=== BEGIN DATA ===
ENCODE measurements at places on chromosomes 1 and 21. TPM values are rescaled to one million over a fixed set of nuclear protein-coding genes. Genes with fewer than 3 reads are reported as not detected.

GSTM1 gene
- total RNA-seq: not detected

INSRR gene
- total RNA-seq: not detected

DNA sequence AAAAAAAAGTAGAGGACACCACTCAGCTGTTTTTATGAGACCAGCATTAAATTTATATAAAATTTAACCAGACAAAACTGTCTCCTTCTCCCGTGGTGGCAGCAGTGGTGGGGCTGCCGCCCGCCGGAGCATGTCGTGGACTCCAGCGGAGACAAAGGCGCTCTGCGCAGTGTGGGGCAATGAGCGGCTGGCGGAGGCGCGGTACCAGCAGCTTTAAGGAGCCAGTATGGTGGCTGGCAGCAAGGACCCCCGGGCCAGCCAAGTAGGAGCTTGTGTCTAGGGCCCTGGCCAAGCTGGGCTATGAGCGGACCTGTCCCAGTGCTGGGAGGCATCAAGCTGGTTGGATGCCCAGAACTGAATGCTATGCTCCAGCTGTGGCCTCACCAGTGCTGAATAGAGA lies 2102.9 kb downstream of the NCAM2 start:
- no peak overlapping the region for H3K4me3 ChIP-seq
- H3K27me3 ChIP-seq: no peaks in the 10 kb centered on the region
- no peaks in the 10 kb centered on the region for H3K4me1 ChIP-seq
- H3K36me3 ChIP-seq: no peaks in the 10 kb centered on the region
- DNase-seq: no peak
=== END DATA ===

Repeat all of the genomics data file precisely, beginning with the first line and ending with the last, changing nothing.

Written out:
ENCODE measurements at places on chromosomes 1 and 21. TPM values are rescaled to one million over a fixed set of nuclear protein-coding genes. Genes with fewer than 3 reads are reported as not detected.

GSTM1 gene
- total RNA-seq: not detected

INSRR gene
- total RNA-seq: not detected

DNA sequence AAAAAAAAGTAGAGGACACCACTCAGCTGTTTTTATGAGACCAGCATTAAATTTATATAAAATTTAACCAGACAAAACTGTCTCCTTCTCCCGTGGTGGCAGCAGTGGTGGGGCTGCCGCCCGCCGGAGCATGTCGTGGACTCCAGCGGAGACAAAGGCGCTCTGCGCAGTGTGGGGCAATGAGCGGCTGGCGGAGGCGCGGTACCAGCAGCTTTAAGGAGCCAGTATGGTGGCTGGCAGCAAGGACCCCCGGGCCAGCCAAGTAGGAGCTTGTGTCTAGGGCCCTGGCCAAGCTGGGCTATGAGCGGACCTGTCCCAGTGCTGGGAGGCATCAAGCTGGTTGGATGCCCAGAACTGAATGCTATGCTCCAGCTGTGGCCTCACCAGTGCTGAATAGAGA lies 2102.9 kb downstream of the NCAM2 start:
- no peak overlapping the region for H3K4me3 ChIP-seq
- H3K27me3 ChIP-seq: no peaks in the 10 kb centered on the region
- no peaks in the 10 kb centered on the region for H3K4me1 ChIP-seq
- H3K36me3 ChIP-seq: no peaks in the 10 kb centered on the region
- DNase-seq: no peak